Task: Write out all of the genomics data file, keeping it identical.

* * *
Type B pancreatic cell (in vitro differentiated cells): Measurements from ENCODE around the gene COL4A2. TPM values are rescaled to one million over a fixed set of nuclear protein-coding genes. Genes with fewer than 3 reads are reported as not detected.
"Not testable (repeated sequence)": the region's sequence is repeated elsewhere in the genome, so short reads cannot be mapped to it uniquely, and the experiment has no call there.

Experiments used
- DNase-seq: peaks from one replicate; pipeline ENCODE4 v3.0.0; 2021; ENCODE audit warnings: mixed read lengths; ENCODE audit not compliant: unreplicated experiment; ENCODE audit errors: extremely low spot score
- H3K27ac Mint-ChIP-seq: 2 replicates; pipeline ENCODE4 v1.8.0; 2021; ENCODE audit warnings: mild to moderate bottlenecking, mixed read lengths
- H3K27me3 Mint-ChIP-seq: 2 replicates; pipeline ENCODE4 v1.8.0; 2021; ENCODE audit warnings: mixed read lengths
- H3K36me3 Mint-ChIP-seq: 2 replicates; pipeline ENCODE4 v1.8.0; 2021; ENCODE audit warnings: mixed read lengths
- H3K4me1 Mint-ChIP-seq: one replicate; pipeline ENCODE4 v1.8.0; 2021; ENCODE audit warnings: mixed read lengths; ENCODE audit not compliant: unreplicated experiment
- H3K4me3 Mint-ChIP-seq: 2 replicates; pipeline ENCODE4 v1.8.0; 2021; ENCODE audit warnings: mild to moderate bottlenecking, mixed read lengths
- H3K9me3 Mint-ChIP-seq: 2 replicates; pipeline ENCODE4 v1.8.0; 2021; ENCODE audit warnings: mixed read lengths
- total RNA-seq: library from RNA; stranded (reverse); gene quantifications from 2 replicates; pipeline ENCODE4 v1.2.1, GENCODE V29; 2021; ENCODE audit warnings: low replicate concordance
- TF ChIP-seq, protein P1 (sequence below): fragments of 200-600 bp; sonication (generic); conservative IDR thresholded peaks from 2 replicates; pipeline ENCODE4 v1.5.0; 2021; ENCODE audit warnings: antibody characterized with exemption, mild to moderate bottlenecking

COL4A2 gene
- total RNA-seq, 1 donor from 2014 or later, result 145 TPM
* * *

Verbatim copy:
Type B pancreatic cell (in vitro differentiated cells): Measurements from ENCODE around the gene COL4A2. TPM values are rescaled to one million over a fixed set of nuclear protein-coding genes. Genes with fewer than 3 reads are reported as not detected.
"Not testable (repeated sequence)": the region's sequence is repeated elsewhere in the genome, so short reads cannot be mapped to it uniquely, and the experiment has no call there.

Experiments used
- DNase-seq: peaks from one replicate; pipeline ENCODE4 v3.0.0; 2021; ENCODE audit warnings: mixed read lengths; ENCODE audit not compliant: unreplicated experiment; ENCODE audit errors: extremely low spot score
- H3K27ac Mint-ChIP-seq: 2 replicates; pipeline ENCODE4 v1.8.0; 2021; ENCODE audit warnings: mild to moderate bottlenecking, mixed read lengths
- H3K27me3 Mint-ChIP-seq: 2 replicates; pipeline ENCODE4 v1.8.0; 2021; ENCODE audit warnings: mixed read lengths
- H3K36me3 Mint-ChIP-seq: 2 replicates; pipeline ENCODE4 v1.8.0; 2021; ENCODE audit warnings: mixed read lengths
- H3K4me1 Mint-ChIP-seq: one replicate; pipeline ENCODE4 v1.8.0; 2021; ENCODE audit warnings: mixed read lengths; ENCODE audit not compliant: unreplicated experiment
- H3K4me3 Mint-ChIP-seq: 2 replicates; pipeline ENCODE4 v1.8.0; 2021; ENCODE audit warnings: mild to moderate bottlenecking, mixed read lengths
- H3K9me3 Mint-ChIP-seq: 2 replicates; pipeline ENCODE4 v1.8.0; 2021; ENCODE audit warnings: mixed read lengths
- total RNA-seq: library from RNA; stranded (reverse); gene quantifications from 2 replicates; pipeline ENCODE4 v1.2.1, GENCODE V29; 2021; ENCODE audit warnings: low replicate concordance
- TF ChIP-seq, protein P1 (sequence below): fragments of 200-600 bp; sonication (generic); conservative IDR thresholded peaks from 2 replicates; pipeline ENCODE4 v1.5.0; 2021; ENCODE audit warnings: antibody characterized with exemption, mild to moderate bottlenecking

COL4A2 gene
- total RNA-seq, 1 donor from 2014 or later, result 145 TPM